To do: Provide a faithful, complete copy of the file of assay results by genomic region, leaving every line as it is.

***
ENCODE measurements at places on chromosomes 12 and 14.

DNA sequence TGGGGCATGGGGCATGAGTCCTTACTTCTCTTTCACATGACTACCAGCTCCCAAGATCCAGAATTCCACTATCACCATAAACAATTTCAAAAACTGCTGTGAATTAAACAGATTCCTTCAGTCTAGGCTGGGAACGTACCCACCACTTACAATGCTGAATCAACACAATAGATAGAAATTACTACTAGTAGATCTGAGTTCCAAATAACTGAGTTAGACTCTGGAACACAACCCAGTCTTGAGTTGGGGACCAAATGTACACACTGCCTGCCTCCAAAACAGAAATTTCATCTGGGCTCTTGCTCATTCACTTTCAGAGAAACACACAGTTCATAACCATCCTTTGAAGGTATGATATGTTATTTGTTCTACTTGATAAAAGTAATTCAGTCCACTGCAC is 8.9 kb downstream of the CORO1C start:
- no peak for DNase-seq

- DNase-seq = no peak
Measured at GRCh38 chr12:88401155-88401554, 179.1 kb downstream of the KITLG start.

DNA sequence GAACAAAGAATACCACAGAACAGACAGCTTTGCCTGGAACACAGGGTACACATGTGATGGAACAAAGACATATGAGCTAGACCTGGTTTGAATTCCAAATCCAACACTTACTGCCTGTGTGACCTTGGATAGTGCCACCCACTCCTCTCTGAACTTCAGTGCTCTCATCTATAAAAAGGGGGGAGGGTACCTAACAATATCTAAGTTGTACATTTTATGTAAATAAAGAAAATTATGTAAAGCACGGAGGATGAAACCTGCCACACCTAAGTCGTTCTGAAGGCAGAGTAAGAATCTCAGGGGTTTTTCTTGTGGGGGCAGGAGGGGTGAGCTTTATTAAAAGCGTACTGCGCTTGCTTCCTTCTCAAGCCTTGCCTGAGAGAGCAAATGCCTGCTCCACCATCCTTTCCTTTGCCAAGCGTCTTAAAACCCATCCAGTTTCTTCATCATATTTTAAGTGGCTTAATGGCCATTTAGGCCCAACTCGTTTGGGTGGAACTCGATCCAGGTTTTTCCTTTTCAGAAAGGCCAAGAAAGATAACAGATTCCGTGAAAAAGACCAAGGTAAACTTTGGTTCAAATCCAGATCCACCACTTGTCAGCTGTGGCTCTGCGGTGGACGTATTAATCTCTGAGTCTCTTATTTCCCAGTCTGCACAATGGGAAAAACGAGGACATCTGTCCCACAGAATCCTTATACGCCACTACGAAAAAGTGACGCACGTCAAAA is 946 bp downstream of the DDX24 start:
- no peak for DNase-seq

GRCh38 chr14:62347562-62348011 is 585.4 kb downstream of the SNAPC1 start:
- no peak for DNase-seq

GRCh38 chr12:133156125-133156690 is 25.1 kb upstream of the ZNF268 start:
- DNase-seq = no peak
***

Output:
ENCODE measurements at places on chromosomes 12 and 14.

DNA sequence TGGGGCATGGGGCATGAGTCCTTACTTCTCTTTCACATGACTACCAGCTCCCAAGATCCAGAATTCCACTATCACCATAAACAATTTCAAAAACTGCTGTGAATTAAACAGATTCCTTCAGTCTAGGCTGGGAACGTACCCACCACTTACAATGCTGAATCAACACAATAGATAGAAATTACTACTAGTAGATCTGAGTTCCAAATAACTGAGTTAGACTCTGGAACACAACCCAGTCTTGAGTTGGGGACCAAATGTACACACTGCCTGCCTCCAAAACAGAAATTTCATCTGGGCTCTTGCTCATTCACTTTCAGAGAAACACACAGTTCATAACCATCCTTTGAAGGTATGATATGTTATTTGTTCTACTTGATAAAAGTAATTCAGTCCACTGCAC is 8.9 kb downstream of the CORO1C start:
- no peak for DNase-seq

- DNase-seq = no peak
Measured at GRCh38 chr12:88401155-88401554, 179.1 kb downstream of the KITLG start.

DNA sequence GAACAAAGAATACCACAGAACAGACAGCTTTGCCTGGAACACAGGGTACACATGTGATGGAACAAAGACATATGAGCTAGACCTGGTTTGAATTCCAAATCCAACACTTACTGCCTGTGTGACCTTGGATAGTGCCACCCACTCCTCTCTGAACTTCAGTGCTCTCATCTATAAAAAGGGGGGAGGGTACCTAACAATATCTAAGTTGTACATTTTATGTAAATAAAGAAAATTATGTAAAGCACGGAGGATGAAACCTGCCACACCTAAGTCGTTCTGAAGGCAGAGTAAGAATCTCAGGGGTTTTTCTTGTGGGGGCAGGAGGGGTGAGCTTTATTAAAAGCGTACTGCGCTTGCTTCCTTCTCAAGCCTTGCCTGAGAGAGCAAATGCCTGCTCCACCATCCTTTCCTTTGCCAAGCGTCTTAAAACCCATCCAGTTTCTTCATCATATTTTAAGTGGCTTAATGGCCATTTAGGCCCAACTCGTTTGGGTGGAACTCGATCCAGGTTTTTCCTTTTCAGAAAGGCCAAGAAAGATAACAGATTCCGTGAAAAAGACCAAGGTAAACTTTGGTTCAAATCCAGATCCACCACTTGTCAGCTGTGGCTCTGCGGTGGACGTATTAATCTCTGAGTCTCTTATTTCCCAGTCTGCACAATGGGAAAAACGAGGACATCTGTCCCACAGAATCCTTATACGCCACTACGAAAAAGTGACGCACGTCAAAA is 946 bp downstream of the DDX24 start:
- no peak for DNase-seq

GRCh38 chr14:62347562-62348011 is 585.4 kb downstream of the SNAPC1 start:
- no peak for DNase-seq

GRCh38 chr12:133156125-133156690 is 25.1 kb upstream of the ZNF268 start:
- DNase-seq = no peak